Have any questions or comments?

We love to hear from you!

Print This Post

Key Points

  • Around 43% of Ukraines winter cropping area appears to be in the conflict zone.
  • Spring barley accounts for 50% of the total barley area and can be sown towards the end of March.
  • The logistics of field operations in a war zone, especially diesel supply, could see reduced paddock activity

Click on figure to expand

Click on figure to expand

Click on figure to expand

Click on figure to expand

Data sources: USDA, Agricensus, Green Square Consulting

Make decisions with confidence- ask about our board packs, bespoke forecasting and risk management services

Have any questions or comments?

We love to hear from you!
Grains & Oilseeds

Why are diesel prices smoking?

Australian diesel prices for farmers have reached their highest levels on record recently, but what has been the cause, and will the situation improve anytime

Read More »
round hay bales
Grains & Oilseeds

Demand dry in the hay market

Feed demand and hence prices can be looked at as a solid indicator of pastoral conditions, producer intentions, and of course availability. QLD hay prices

Read More »
Australian wheat shipping terminal
Grains & Oilseeds

The sharks are circling

It was a bloodbath in the agricultural commodities last night, indeed the whole week. Since last Friday, Dec ’22 wheat has lost 139¢/bu or $62/t

Read More »
Percentiles with a background image of hay bales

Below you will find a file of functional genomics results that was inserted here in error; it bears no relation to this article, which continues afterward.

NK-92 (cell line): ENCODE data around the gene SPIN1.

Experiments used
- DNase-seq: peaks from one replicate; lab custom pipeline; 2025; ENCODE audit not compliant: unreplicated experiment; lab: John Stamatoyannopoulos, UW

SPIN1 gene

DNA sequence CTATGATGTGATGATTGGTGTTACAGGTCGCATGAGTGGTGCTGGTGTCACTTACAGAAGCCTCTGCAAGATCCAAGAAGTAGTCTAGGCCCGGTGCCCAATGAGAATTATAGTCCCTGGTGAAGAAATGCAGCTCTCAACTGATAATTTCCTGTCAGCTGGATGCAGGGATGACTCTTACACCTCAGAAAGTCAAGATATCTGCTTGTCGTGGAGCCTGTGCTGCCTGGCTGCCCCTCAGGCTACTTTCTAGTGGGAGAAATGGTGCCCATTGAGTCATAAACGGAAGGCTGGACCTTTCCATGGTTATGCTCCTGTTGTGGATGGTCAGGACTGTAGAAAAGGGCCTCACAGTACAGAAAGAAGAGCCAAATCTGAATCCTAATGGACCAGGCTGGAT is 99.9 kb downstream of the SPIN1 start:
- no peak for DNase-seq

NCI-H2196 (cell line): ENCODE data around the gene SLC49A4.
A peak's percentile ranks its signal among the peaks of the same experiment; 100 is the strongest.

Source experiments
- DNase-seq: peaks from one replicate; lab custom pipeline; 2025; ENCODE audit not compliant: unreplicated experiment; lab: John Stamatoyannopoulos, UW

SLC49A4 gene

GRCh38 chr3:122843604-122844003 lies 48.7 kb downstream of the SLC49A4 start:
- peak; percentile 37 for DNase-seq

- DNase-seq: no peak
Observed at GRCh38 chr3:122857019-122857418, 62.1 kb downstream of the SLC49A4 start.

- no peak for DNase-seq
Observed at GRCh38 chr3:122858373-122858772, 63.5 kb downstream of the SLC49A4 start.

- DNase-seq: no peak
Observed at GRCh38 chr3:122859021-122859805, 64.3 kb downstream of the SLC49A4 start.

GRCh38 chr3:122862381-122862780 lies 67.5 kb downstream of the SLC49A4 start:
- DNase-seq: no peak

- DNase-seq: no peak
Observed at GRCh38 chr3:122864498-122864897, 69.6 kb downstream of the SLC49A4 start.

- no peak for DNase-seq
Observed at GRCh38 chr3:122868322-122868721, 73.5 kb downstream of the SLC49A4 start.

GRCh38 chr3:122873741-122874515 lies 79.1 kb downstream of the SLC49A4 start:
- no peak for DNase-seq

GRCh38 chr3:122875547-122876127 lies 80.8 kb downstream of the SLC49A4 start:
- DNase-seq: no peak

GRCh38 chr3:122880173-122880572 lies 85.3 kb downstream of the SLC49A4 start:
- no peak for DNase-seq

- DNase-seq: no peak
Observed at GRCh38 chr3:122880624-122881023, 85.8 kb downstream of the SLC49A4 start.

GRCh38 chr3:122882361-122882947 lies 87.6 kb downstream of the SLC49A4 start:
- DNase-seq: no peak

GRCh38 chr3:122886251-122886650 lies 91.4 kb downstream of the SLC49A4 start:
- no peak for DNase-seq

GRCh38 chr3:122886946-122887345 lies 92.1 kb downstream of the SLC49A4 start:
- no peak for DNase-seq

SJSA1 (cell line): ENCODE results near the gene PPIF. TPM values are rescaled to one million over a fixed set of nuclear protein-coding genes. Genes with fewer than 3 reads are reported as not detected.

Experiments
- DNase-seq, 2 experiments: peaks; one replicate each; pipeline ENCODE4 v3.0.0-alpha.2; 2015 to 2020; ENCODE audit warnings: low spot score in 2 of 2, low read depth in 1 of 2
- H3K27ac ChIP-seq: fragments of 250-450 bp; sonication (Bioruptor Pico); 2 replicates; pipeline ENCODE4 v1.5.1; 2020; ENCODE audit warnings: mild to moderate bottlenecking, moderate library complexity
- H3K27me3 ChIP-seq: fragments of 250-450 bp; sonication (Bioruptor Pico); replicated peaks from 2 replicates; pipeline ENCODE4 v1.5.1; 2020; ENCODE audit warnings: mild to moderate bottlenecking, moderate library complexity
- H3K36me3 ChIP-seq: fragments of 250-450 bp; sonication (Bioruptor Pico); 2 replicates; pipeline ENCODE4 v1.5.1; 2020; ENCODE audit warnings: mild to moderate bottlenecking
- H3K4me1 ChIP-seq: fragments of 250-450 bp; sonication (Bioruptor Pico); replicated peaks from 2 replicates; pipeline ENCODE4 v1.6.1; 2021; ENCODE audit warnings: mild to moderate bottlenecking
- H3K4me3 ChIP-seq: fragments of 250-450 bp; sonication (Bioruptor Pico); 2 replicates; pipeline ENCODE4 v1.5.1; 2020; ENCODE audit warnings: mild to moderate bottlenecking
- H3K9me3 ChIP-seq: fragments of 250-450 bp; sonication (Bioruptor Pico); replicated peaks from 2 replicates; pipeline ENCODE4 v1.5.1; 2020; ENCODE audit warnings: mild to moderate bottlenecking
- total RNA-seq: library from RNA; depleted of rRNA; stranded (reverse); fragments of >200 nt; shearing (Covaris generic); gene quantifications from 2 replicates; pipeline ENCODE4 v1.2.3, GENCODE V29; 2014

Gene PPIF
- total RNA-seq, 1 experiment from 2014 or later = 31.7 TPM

Percentiles – June 2022

Mecardo’s Percentiles update for June 2022. Click below to view the latest report Grains Oilseeds Sheep and lambs Cattle Wool Dairy Fuel Percentiles are an important

Read More »

Don’t have an account with us? Join free.

You can have full premium access to all of our content with a monthly or annual subscription. 

Alternatively, create a free account to access our Insights blog and two free premium article a month!

Independent analysis and outlook for wool, livestock and grain markets delivered to you as it’s published

Commodity conversations podcast cover image, a illustration of a sheep standing on a cow's back with grain either side
Listen to the podcast

Join the Mecardo team for the Commodity Conversations podcast, where we provide short weekly market recaps and longer conversations with guests to discuss the drivers and trends in livestock, grain and fibre markets.

Photo of a farmer surrounded by Merino sheep in dusty yards
Research: Analysis of the Australian sheep flock

In this report for LiveCorp and MLA, we analysed the historical trends in the demographics of the Australian sheep flock, examining domestic factors that influence farm-level enterprise decision making. 

Image of harvested grain pouring into a chaser bin

We don’t just bring you the most up to date market insights. Find out more about Mecardo’s services including risk management advisory, modelling, benchmarking, research & consultancy.